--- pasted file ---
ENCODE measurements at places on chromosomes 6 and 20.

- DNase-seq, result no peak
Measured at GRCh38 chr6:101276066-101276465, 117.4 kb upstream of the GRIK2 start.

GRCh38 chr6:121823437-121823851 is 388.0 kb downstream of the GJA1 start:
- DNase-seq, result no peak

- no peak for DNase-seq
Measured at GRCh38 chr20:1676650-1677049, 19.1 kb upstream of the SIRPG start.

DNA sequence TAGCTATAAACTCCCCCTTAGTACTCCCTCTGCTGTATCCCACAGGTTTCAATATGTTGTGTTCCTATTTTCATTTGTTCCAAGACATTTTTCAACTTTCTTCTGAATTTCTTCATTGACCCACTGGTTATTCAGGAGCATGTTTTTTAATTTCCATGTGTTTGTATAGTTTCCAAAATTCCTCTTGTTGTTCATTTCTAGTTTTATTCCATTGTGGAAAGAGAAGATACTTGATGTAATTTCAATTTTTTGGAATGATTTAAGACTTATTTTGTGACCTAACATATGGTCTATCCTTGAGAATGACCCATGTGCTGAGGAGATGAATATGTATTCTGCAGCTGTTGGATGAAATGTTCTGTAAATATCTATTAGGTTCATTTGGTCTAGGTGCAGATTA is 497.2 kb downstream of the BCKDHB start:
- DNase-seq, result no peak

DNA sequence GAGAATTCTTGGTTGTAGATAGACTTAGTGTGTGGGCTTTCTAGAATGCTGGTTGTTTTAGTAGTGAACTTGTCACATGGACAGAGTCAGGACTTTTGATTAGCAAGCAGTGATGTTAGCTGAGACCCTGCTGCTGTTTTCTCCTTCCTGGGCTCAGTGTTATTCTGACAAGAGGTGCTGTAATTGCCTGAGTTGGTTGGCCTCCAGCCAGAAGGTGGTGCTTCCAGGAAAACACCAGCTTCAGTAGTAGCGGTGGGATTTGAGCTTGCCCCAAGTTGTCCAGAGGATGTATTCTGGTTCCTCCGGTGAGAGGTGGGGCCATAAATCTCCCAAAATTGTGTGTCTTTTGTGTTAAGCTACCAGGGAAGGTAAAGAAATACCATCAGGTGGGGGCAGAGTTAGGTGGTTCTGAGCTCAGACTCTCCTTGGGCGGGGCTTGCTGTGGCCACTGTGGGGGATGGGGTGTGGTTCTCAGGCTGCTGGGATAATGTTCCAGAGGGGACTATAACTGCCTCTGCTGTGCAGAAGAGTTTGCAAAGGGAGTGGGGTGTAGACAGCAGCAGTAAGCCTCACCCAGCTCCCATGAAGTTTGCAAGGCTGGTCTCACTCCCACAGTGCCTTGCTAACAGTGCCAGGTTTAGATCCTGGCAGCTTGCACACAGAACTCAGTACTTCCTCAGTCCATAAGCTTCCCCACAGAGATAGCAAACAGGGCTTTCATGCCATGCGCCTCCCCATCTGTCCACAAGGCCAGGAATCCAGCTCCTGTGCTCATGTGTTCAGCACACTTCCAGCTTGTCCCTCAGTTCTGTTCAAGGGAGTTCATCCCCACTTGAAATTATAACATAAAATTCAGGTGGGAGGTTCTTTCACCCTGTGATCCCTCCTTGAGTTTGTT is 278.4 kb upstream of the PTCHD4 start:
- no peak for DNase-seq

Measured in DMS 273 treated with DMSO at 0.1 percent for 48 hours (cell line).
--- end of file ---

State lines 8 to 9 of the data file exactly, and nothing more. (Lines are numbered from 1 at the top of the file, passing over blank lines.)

DNA sequence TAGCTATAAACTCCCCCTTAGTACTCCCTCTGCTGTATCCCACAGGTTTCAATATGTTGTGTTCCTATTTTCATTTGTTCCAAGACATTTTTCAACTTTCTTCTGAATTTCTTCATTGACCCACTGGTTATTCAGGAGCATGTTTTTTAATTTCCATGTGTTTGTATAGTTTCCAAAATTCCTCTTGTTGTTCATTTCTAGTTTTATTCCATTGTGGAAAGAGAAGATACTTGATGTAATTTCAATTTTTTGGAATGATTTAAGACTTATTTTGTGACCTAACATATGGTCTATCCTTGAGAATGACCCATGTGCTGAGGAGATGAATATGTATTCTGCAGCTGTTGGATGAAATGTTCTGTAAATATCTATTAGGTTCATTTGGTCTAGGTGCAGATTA is 497.2 kb downstream of the BCKDHB start:
- DNase-seq, result no peak